by: Dr. Robyn Javier

 Prineha Narang is an assistant professor of computational materials science at Harvard University. She was also selected as a 2018 Moore Inventor Fellow for her invention, a tiny quantum sensor, which uses a novel and previously unexplored interaction mechanism between light and molecules to sense and identify individual molecules. If successful, this invention could speed the accurate identification of environmental toxins.  

In this installment of Beyond the Lab, Prineha discusses the intersection of quantum technology with other fields and what drives her persistent pursuit of big new ideas. 

What made you want to become a scientist-inventor? 

I got into physics very early on. I was good at handling complex equations, and I liked how physics relates to so many other areas of engineering. At the same time, I always loved the outdoors. Many people thought I was strange for having these two passions that seem at odds with each other. However, at some point I realized that technology doesn’t have to compete with the environment – it can actually help!  

That viewpoint is now the foundation of my career. I like thinking about deep technology that doesn’t appear close to applications and asking how this technology can help the world. Currently, I’m working to develop inventions that harness the power of quantum mechanics to address big challenges like efficient energy technologies and monitoring the effects of climate change. 

What gets you going every day (besides coffee) and how do you stay motivated? 

Every day, I try to consider “what am I doing that’s most impactful?” I’m not just talking about publications, but an actual impact on people’s lives. For example, our group is using previously unexplored interactions between light and materials to create sensors that can rapidly identify environmental toxins. Technology like this could allow us to monitor changes in the ocean or the air on an unprecedented scale.    

I also love working with my talented students and postdocs. They’re always surprising me with cool ideas, and they help me improve my own ideas by asking hard questions, challenging my way of thinking, and bringing their own unique points of view. I get so much out of my daily interactions with them.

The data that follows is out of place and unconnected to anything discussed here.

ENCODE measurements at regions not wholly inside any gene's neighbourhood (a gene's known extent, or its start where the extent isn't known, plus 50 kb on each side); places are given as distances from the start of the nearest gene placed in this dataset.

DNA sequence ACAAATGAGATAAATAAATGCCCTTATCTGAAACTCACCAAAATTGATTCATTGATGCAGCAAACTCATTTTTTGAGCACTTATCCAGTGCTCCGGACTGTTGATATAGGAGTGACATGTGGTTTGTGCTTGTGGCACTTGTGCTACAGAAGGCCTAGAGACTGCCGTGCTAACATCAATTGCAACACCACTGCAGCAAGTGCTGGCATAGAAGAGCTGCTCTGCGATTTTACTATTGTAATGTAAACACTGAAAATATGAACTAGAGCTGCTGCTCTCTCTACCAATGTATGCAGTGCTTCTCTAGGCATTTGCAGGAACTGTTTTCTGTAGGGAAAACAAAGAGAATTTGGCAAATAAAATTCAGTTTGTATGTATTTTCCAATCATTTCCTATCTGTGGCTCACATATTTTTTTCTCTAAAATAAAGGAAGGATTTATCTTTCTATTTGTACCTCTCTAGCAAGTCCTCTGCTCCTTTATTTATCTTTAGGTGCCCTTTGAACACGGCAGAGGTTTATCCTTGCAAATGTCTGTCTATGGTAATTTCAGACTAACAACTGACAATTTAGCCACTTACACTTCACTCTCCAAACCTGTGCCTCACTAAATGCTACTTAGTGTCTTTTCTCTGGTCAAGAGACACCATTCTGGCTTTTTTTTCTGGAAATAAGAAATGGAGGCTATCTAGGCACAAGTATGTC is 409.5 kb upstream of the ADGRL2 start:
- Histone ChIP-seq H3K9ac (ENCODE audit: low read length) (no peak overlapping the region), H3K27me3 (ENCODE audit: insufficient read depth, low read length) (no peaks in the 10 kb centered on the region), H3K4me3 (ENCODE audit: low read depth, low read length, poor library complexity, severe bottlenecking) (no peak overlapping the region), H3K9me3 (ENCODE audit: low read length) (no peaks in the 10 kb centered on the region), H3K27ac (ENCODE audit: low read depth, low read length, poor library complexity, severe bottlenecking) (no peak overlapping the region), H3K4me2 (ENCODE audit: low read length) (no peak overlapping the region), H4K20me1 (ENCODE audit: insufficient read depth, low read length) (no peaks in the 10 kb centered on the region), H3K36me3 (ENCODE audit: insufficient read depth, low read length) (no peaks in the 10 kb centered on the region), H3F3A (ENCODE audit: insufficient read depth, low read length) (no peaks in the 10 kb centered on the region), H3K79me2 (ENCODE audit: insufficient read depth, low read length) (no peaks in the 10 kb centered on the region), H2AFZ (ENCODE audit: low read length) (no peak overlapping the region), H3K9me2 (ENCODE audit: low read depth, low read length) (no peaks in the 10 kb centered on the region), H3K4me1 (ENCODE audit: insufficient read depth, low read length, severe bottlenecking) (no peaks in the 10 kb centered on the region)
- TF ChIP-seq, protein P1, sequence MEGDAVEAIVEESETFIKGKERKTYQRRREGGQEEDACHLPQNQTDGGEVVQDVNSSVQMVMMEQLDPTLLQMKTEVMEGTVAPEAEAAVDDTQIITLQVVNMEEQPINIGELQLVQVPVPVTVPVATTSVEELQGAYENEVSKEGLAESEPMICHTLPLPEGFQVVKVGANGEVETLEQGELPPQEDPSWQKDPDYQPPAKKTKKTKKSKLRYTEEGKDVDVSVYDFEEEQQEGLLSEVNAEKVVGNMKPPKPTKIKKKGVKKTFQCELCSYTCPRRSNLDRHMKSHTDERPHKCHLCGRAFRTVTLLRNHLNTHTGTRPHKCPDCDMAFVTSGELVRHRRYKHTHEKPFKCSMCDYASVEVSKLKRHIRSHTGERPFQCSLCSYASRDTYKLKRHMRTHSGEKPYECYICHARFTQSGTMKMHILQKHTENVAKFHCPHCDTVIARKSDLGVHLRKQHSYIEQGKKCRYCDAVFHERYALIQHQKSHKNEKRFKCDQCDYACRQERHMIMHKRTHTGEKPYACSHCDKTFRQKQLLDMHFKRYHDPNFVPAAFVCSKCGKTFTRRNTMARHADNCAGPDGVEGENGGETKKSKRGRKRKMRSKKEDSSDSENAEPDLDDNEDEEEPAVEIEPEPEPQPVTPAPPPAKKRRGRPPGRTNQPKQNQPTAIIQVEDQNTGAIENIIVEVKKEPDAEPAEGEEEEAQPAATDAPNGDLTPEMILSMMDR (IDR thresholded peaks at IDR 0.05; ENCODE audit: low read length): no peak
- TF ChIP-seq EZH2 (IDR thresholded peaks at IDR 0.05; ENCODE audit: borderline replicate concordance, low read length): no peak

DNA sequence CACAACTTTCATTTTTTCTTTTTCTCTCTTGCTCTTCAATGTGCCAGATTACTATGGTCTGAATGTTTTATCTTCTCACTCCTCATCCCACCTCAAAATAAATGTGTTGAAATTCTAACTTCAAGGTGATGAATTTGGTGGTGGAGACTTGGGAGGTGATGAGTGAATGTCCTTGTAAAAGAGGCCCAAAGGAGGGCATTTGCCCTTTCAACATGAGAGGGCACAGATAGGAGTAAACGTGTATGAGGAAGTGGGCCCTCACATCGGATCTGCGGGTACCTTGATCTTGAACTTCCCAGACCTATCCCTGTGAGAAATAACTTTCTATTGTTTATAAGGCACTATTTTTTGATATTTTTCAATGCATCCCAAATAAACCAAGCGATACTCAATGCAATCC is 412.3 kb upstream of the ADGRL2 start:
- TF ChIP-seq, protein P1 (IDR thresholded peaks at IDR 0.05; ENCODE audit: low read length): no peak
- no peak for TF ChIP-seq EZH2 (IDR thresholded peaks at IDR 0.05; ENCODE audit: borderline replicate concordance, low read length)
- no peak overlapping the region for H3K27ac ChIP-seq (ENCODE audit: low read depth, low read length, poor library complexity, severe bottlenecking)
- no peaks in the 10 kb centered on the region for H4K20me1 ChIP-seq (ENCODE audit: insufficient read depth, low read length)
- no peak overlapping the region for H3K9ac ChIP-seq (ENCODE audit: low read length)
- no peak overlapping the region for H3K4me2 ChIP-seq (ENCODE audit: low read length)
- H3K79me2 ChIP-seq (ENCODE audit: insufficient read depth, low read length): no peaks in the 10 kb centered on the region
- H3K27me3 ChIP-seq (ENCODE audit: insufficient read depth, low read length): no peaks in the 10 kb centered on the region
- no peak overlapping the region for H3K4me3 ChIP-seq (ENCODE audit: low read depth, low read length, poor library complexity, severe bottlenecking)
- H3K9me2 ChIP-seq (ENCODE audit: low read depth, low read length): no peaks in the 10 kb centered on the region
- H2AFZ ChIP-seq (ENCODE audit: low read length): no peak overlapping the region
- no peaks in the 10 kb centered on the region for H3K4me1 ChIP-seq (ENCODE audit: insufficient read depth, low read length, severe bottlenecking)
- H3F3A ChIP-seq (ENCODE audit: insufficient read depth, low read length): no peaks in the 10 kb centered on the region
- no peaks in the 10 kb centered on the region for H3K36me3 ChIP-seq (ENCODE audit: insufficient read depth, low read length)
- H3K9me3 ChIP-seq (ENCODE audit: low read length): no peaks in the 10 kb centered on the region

What limitations or challenges do you face as a scientist-inventor?  

One of the biggest challenges I face is convincing people that my ideas are worth supporting. There’s a lot of risk aversion, especially at the early stages of turning an idea into an invention. In addition, people often hear “quantum technology” and think it’s something far off in the distant future – but it’s not! We’re studying quantum interactions that can be used in actual devices with real use cases today.  

The pressure to “play it safe” is especially heavy for junior faculty. We’re advised to just keep doing what we’re good at. I have my core expertise, but I don’t want to be limited by that. Good science happens at the intersection of different fields. Being a Moore Inventor Fellow allows me the freedom to break from the standard junior faculty trajectory, exploring other fields and collaborating with people whom I wouldn’t otherwise get to work with.  

What do you think the public should understand about scientific inventions and research? 

People often misunderstand the trajectory of scientific progress. Even if something appears promising, there are still many things we can’t anticipate, and risk is inherent. Unfortunately, some researchers exacerbate this issue by overselling what their work could deliver, which leaves people feeling burned. This is especially common with quantum technology, and I’ve encountered a lot of cynicism when proposing my ideas.  

In my experience, an upfront, non-sales approach to communication is better. I like to explain the potential trajectory of our work visually: here’s where we are now, here’s the curve showing where we expect it will go, here are some other ways people think it might go, etc. 

Is there someone you look up to, consider a mentor or who inspires you? Why? 

I really admire Frances Arnold. She’s fearless! While I was a grad student at Caltech, I was deeply impressed by her work in the Resnick Sustainability Institute – and that was well before she became a Nobel laureate. I love how she confidently follows the ideas without feeling like she needs permission.  

Where do you see yourself in five years? 

I believe our research has the potential to make a significant impact in the world. To realize this potential, we need to bridge the gap between ideas and applications. We’ve already started one company dedicated to this goal, and in five years, I hope there will be more companies working to turn our group’s ideas into tangible solutions for a wide variety of challenges. 

As for me personally, my goal is to constantly reinvent myself as a scientist. I hope to continue evolving my research interests by embracing new ideas and working with an even more diverse group of collaborators. I truly believe that to make real progress, you have to step out of your comfort zone.  


Images: Prineha speaking with team outdoors (main), NarangLab group shot and NarangLab meeting outdoors courtesy of NarangLab

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